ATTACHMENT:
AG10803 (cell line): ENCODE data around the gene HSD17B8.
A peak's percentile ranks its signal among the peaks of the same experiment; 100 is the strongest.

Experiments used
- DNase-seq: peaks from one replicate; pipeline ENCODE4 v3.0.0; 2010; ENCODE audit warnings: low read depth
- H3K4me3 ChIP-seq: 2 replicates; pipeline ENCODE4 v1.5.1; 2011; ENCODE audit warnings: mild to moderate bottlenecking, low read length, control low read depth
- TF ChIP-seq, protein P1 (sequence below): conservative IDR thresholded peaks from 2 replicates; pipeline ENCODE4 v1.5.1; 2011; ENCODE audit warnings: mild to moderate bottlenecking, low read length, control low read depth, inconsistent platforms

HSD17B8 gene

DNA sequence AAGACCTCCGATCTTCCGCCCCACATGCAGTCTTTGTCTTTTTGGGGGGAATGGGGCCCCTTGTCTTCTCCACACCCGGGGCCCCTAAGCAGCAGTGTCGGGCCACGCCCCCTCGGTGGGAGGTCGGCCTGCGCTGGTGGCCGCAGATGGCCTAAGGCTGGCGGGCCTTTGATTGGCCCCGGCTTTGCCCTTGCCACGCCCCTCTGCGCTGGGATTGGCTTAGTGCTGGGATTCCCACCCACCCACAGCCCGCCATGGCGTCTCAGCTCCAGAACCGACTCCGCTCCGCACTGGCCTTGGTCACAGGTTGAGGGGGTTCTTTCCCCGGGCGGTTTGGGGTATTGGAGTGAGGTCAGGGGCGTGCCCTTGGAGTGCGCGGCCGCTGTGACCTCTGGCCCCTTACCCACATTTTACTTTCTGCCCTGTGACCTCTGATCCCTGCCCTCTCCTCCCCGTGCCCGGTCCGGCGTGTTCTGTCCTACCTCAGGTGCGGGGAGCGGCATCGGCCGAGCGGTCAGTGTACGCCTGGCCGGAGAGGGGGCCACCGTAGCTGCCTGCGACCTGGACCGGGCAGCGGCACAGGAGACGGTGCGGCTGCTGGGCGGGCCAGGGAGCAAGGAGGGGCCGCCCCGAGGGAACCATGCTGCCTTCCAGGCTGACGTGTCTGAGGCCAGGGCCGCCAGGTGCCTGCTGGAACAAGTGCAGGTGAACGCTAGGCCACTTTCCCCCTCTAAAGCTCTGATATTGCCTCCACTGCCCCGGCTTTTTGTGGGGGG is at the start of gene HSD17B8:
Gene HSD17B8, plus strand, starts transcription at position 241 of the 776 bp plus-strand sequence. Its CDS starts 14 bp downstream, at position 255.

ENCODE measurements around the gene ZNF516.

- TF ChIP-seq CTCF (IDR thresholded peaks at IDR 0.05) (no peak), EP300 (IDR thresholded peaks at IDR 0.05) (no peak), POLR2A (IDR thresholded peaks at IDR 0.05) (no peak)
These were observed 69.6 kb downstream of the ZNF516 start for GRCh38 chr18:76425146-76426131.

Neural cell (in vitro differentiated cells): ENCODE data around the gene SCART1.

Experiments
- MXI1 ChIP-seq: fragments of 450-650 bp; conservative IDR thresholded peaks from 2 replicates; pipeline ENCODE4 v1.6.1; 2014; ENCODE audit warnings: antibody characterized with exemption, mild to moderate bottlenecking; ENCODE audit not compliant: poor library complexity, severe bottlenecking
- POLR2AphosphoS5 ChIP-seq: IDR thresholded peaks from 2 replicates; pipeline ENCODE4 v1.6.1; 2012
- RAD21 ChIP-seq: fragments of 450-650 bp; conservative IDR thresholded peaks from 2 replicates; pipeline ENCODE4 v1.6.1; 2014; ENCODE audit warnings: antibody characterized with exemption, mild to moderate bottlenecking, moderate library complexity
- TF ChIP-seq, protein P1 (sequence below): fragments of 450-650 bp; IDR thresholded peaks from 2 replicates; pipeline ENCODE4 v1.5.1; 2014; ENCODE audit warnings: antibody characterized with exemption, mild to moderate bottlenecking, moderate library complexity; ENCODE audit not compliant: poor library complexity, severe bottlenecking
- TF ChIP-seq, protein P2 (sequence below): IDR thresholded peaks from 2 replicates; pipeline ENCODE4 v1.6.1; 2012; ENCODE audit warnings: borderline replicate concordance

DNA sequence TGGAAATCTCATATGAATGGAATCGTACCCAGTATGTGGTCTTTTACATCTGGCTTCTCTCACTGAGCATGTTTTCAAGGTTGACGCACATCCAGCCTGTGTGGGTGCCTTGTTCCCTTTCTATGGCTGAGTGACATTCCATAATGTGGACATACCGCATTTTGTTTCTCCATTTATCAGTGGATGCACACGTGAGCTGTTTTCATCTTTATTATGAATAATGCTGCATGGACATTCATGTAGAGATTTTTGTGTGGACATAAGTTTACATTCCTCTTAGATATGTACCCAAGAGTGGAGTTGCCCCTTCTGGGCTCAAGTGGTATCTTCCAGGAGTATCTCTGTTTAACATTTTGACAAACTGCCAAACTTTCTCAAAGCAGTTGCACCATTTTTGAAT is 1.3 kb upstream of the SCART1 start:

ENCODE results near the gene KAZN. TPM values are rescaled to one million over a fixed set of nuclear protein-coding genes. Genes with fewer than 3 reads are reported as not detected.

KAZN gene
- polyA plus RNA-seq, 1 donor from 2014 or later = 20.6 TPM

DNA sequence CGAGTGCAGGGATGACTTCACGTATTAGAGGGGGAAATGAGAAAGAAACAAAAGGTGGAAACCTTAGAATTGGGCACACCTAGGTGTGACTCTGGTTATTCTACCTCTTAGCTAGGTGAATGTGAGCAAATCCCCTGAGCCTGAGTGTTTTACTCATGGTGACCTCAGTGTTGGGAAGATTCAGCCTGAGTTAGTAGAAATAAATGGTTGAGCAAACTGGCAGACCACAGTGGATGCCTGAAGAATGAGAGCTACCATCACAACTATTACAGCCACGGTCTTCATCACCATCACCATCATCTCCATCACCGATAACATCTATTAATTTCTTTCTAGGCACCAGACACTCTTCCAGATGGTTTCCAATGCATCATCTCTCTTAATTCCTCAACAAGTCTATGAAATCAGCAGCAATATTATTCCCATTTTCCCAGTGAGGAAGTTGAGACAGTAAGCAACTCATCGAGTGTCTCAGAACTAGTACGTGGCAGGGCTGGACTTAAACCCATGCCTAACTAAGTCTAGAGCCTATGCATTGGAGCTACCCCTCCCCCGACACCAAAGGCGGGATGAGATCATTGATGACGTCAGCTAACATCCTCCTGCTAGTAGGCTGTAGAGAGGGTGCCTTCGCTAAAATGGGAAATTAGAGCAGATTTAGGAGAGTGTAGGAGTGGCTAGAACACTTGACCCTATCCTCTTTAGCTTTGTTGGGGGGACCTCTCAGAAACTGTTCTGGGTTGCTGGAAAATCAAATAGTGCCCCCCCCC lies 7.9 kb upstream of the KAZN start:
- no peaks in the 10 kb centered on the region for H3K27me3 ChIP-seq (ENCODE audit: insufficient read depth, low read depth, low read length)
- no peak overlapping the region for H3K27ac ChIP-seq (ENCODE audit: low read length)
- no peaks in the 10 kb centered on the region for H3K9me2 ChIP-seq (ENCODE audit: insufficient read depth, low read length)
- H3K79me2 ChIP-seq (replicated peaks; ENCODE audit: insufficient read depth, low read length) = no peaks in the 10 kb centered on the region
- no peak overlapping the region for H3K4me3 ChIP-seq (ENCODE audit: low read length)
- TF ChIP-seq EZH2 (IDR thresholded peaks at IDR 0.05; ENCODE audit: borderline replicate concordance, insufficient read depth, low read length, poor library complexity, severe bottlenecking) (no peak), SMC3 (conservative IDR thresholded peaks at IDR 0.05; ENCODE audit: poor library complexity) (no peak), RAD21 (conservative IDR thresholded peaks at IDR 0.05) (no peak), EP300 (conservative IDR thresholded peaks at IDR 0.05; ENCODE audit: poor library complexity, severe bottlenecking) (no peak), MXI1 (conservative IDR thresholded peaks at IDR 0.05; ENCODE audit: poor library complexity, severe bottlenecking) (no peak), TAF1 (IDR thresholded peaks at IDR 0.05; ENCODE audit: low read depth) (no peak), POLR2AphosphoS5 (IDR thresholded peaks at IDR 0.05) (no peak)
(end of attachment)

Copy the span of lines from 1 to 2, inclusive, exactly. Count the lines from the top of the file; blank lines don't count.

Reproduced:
AG10803 (cell line): ENCODE data around the gene HSD17B8.
A peak's percentile ranks its signal among the peaks of the same experiment; 100 is the strongest.